The Flyers did jump out to an impressive start, with Wayne Simmonds putting the home team on the board midway through the first period - but that would prove to be the only highlight for the Flyers faithful.  True to form, the crowd began to relentlessly boo the team once New York's Anders Lee tied the game later in the period, and some people began heckling Flyers goalie Steve Mason instantaneously after the puck went past him.

The final forty minutes provided little drama, as the Islanders played a very steady game and added goals in each period to skate off the ice with a solid 3-1 victory.  As I had feared, the home fans mercilessly showered the Flyers with jeers as they hung their heads and sulked back to the locker room after the final horn.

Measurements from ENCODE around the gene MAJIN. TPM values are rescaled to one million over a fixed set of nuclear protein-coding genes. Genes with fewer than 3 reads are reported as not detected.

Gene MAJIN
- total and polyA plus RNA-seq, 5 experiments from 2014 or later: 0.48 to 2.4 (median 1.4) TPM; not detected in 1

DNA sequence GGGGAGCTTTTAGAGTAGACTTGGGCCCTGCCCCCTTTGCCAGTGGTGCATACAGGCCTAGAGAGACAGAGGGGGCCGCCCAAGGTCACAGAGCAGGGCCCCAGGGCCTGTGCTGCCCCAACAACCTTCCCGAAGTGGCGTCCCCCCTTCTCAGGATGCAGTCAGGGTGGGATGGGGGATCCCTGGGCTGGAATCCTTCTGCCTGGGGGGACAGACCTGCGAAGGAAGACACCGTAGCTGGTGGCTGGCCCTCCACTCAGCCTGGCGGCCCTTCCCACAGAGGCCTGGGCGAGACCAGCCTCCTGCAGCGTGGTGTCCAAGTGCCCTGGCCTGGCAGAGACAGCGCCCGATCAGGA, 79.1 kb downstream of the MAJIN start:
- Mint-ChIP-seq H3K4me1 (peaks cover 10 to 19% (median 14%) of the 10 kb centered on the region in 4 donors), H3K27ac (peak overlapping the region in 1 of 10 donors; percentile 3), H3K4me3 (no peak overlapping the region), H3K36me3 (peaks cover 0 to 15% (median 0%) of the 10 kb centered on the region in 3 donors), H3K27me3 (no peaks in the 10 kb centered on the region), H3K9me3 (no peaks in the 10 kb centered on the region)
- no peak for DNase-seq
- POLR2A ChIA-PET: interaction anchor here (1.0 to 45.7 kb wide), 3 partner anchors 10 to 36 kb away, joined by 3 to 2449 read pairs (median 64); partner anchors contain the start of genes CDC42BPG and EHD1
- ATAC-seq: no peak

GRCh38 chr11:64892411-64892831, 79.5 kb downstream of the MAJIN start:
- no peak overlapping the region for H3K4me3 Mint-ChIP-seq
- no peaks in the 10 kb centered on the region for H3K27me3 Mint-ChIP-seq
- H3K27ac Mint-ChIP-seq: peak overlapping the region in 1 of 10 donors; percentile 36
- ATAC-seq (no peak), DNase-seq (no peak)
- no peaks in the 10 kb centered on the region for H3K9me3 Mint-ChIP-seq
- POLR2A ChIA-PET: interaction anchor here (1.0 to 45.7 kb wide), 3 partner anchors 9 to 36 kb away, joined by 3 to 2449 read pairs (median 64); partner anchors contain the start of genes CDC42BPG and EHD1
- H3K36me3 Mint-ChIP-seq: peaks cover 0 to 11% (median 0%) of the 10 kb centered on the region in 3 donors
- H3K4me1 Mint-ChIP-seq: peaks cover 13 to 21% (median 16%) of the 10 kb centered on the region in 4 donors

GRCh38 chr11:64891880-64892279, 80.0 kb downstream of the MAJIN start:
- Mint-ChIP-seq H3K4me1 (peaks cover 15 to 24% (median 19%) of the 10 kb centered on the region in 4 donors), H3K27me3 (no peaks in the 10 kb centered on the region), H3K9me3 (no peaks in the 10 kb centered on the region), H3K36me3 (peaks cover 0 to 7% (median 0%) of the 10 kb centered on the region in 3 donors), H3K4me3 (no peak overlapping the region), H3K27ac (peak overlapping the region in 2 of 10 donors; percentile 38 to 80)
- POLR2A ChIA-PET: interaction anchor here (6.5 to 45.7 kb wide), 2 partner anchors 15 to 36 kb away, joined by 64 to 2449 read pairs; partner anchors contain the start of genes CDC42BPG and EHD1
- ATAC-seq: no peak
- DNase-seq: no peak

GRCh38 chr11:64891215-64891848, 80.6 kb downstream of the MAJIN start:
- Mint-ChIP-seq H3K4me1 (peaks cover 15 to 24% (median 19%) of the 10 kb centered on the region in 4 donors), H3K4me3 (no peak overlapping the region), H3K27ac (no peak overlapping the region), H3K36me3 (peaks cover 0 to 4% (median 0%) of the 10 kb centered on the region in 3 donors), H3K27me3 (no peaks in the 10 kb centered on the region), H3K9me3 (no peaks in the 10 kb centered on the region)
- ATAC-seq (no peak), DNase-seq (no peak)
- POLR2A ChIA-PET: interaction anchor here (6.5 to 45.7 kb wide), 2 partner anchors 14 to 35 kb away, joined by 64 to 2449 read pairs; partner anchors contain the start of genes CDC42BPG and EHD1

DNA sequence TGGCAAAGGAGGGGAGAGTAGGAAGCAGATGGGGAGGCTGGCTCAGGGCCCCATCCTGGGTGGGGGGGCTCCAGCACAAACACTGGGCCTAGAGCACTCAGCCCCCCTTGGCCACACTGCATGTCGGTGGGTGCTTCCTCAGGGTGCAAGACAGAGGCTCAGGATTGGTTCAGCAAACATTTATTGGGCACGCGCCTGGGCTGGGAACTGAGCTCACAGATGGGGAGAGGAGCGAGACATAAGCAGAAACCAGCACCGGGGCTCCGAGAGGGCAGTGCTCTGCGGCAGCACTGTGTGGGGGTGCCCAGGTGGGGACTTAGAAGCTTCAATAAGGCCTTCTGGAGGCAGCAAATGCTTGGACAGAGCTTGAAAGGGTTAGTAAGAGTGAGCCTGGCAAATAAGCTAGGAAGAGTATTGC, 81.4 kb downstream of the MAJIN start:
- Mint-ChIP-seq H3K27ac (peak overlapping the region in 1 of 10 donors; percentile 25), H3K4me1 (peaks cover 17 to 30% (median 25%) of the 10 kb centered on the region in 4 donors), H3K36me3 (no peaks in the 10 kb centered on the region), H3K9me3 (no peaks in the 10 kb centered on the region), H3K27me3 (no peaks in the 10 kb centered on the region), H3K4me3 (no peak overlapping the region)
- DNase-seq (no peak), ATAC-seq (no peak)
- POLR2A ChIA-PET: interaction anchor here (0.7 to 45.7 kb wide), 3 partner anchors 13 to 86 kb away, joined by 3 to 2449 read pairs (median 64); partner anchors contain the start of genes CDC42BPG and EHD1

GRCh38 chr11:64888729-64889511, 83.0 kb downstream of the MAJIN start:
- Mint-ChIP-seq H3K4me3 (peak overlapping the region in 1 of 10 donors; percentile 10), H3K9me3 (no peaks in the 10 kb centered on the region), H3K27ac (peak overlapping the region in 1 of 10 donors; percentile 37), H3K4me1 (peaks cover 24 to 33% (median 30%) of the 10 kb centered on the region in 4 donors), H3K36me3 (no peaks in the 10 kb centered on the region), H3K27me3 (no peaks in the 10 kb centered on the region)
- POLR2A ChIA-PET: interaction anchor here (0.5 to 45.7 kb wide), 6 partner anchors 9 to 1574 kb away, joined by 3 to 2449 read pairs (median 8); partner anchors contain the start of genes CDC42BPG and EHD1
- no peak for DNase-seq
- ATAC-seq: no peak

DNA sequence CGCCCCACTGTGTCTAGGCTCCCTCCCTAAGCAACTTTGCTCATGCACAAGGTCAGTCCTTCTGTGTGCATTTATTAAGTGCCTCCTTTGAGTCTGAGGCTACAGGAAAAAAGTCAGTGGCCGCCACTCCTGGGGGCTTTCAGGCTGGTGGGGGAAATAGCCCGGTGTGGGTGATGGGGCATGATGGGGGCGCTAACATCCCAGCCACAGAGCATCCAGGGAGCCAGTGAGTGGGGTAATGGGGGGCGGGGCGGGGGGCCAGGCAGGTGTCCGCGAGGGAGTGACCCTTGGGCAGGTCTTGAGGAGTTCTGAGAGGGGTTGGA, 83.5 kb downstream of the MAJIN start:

[NOTE: I did enjoy one clever moment during the first intermission in which a series of trivia questions were presented on the scoreboard with one of two possible answers: Flyers coach Dave Hakstol, or wrestling great "Hacksaw" Jim Duggan.  I love to see references to the old-school wrestling of my youth, and the "Hakstol or Hacksaw" segment brought a smile to my face.]

Another brisk run across the parking lot to the subway station, then a speed walk back home to our warm bed, and Thursday came to a close.  But the next day would be even more exhausting...


We got an early start to the day and walked directly to the Edgar Allan Poe National Historic Site, the only existing house where the famed writer lived during his time in Philadelphia.  It's rather small and quaint - very befitting for Poe - but does provide a lot of insight into the work of one of America's greatest authors.  The museum is only open Friday-Sunday, but admission is free and I'd recommend it to anyone visiting the city on a weekend.